MCC was a key advocate in this year’s effort to increase the credit to a larger level than when it was first enacted. The increase will help lift more families out of poverty when it takes effect next year.

Catholic grassroots showed up this year in droves

No matter the issue, when MCC called upon grassroots Catholics to speak up, they showed up by the thousands.

More than 12,000 actions were taken by Catholic grassroots this year to contact lawmakers in response to MCC action alerts on various legislative issues. Among the topics that required action were protecting human life, upholding religious liberty, supporting nonpublic schools, and helping low-income families — all core principles of Catholic social teaching.

Two campaigns in particular — one advocating for religious liberty protections in state civil rights legislation and another campaign against the RHA bills — spurred record amounts of messages sent by grassroots Catholics to lawmakers. The religious liberty campaign yielded more than 8,000 messages sent, and the RHA campaign resulted in more than 6,000 messages to elected officials.

Nonpublic school funding protected in state budget

With a new Democratic party majority in the Legislature, there were concerns among school choice advocates over whether previously approved budget funds to help nonpublic schools with safety measures, mental health services and more would continue under new leadership.

Nonpublic school students from across the state gathered for an advocacy day at the state Capitol as part of the annual celebration of National School Choice Week.

Thanks to advocacy from MCC and others, much of the previously-approved support for nonpublic schools continued in the budget approved this year, including $18 million for school safety-related projects as well as mental health services, $3 million for nonpublic high school students to dual enroll in college courses and earn college credits, and $1 million to reimburse nonpublic schools for the cost of complying with state health and safety mandates.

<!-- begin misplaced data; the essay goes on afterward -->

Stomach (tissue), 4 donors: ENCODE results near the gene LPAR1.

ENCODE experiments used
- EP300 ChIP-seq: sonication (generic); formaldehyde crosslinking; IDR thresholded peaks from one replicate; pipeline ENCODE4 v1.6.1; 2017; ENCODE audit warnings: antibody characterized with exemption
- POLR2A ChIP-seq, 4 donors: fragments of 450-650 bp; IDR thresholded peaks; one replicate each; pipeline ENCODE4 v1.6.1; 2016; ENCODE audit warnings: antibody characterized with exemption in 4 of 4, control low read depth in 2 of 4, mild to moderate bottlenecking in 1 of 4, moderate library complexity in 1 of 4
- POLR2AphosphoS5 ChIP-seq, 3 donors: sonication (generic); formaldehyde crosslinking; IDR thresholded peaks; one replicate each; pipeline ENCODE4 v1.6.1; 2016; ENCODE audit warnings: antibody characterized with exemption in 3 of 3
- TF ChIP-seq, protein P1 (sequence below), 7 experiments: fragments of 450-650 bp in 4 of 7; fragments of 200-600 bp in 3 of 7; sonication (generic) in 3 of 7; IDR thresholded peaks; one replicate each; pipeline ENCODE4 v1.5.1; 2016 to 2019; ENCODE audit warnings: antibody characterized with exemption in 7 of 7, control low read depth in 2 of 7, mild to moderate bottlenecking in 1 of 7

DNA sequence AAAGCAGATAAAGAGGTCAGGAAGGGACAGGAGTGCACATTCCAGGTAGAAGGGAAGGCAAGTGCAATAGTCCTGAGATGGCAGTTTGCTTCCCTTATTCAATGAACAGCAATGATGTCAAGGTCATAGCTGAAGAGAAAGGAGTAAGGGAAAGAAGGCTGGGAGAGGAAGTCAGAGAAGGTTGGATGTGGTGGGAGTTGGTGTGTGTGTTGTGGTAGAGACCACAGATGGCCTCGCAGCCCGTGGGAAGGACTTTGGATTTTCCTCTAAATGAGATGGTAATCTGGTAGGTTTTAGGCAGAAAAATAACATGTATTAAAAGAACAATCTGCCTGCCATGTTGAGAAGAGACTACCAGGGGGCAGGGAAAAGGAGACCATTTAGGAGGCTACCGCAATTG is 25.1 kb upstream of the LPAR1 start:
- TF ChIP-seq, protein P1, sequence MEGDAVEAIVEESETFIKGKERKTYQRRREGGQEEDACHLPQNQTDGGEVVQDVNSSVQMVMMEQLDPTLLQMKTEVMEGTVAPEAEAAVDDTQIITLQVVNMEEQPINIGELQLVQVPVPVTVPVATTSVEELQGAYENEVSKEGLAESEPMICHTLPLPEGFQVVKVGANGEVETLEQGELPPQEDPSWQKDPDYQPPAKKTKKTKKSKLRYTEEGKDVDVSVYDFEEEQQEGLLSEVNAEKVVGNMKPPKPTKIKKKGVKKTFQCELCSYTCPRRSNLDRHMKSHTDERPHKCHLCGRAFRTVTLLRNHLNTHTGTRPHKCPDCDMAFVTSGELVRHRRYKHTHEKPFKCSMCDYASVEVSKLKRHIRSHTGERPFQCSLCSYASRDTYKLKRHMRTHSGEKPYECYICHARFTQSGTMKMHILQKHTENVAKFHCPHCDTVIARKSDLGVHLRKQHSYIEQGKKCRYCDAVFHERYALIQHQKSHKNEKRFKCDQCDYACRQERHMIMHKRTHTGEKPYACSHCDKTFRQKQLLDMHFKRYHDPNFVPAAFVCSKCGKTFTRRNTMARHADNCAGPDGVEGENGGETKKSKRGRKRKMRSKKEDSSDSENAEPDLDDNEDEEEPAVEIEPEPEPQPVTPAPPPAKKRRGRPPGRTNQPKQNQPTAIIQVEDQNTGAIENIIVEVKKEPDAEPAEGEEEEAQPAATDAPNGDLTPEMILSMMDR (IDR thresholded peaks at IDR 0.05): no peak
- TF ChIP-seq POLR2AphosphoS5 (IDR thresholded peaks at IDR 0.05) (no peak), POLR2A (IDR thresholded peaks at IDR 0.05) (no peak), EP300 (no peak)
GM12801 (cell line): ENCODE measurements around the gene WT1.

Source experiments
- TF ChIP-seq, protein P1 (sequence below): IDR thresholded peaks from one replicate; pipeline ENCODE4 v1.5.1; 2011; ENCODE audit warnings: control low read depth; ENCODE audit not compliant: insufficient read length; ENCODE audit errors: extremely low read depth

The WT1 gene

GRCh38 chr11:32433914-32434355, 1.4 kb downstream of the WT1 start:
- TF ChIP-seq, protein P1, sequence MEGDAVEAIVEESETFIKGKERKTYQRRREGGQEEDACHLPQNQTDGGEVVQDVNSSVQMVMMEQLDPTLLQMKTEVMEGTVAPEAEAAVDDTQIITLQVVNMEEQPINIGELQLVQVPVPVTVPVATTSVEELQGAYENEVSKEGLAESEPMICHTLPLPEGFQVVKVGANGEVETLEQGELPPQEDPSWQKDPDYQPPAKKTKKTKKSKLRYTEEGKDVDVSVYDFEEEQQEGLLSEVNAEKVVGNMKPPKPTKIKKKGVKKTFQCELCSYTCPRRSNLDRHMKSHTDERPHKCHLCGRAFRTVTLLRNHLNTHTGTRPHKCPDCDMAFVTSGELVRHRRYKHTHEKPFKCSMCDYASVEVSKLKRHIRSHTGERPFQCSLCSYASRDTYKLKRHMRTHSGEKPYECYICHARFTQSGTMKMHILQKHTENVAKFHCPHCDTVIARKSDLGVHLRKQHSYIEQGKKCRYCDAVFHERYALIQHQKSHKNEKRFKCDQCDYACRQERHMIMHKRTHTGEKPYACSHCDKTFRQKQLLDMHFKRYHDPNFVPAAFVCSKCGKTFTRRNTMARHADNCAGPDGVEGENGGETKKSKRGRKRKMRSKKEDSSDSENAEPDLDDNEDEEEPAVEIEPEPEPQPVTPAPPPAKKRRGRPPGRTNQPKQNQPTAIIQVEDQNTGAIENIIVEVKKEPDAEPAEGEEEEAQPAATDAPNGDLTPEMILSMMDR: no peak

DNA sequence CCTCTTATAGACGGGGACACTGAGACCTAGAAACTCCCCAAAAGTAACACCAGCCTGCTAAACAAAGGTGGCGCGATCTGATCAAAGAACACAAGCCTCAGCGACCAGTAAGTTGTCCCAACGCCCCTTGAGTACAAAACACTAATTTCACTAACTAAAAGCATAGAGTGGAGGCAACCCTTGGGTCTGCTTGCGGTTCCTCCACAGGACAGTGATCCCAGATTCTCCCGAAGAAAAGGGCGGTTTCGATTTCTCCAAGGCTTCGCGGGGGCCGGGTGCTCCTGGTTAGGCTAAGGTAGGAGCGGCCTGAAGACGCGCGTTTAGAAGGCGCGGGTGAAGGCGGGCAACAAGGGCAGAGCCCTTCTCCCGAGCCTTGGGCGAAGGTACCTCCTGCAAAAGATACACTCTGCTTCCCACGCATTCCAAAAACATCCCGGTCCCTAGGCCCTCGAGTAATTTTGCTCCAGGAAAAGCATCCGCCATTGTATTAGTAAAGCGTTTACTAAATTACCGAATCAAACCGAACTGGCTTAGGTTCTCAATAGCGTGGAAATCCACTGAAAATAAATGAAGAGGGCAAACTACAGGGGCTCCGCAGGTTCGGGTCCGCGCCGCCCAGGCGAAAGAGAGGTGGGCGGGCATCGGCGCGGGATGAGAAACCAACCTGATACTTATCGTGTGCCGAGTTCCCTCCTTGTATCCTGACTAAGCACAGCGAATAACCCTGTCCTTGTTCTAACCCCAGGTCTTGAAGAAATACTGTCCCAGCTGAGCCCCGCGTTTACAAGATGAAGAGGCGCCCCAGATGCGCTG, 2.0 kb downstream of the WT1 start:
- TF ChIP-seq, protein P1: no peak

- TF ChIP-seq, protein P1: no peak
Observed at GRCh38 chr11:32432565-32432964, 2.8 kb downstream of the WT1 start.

However, work remains to continue promoting fairness and equity for nonpublic school students, including expanding a free meals program to nonpublic school students who would otherwise qualify under a new state program but for their attendance at nonpublic schools.

Abuse prevention protections approved after five years of MCC advocacy

Five years after it was initially introduced, abuse prevention measures supported by MCC finally passed the Legislature and were signed into law this year.

The bills implement a series of reforms intended to be proactive in preventing sexual abuse of minors, with a particular focus on creating safe environments in medical settings. The legislation also requires the state to develop and disseminate age-appropriate information on the prevention of sexual abuse and harassment to all public schools for students in grades 6–12.

MCC’s support for these measures stem from the Church’s commitment to prevent abuse, considering some 230,000 Michigan residents have been trained by the seven Catholic dioceses in the state since 2003 on how to protect children and vulnerable adults.

Back to top ⇧

Merry Christmas From MCC

As the great solemnity of the Nativity of the Lord approaches, MCC staff extends warm wishes for a merry Christmas to all our Catholic Advocacy Network members. May all the blessings of the Lord be yours in abundance this Christmas and throughout the New Year.

MCC will be closed from Christmas on Monday, Dec. 25 through the Solemnity of Mary, the Holy Mother of God, on Jan. 1, 2024, which is also New Year’s Day. The office will reopen Tuesday, Jan. 2.

Back to top ⇧